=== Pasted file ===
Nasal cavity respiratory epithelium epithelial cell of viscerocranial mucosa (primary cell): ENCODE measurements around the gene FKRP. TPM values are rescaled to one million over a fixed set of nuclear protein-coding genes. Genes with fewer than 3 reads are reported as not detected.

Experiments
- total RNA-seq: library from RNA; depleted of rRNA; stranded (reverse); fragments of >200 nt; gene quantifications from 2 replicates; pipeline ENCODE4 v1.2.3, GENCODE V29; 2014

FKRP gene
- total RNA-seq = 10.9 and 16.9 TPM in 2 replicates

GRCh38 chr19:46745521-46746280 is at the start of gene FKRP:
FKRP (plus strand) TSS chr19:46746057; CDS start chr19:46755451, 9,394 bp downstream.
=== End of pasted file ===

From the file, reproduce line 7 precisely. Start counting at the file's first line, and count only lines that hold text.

FKRP (plus strand) TSS chr19:46746057; CDS start chr19:46755451, 9,394 bp downstream.